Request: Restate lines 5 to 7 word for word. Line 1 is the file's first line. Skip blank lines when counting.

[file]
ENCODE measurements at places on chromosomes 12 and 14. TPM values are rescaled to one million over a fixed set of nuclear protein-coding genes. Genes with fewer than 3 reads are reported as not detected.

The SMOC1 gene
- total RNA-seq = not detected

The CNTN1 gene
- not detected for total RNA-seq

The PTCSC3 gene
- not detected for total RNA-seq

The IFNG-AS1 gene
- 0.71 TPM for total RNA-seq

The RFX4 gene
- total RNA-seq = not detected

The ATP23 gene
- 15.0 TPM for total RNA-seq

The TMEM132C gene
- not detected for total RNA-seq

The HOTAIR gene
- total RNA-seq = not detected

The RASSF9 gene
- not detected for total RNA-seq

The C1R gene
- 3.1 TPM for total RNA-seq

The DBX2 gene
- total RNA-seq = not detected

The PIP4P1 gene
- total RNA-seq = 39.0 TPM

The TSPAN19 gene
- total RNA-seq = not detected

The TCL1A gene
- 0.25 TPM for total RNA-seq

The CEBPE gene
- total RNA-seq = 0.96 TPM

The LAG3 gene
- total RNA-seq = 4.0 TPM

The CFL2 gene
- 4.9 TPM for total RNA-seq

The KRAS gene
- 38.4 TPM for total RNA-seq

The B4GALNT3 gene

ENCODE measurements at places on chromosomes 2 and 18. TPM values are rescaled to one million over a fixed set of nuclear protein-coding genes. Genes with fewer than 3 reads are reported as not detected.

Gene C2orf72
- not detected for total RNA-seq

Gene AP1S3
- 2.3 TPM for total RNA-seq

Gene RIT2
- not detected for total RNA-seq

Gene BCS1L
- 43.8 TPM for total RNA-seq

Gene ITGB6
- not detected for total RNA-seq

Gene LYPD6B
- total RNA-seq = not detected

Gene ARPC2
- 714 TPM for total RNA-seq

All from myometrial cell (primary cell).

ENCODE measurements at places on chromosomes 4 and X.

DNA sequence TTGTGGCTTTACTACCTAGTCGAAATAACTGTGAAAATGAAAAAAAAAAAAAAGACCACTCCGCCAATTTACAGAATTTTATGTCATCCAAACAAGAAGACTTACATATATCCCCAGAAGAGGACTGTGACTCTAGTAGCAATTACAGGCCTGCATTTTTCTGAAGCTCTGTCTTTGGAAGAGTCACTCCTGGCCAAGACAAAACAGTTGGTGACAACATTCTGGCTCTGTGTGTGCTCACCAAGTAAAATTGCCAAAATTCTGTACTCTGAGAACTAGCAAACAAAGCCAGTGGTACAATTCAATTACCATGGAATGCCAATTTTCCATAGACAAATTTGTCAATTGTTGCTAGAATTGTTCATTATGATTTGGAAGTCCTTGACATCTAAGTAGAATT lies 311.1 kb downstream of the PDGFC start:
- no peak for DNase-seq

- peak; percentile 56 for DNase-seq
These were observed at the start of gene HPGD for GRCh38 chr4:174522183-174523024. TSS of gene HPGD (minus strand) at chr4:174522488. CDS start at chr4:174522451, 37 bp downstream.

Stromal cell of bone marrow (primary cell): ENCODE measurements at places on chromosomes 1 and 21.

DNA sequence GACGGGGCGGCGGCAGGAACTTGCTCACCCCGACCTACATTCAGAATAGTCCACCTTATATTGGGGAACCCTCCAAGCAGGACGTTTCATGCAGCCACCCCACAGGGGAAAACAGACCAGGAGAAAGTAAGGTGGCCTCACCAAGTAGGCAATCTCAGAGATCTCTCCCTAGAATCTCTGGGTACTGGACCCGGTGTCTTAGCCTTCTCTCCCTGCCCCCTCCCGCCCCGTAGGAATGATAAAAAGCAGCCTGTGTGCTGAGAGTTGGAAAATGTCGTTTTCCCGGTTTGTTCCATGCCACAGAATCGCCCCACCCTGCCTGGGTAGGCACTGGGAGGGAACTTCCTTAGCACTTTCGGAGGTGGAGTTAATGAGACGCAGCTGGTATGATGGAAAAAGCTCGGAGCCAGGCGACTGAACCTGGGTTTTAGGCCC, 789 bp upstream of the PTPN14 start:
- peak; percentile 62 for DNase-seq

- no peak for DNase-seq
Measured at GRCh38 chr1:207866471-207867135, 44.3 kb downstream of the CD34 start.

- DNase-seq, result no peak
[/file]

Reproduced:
- not detected for total RNA-seq

The PTCSC3 gene
- not detected for total RNA-seq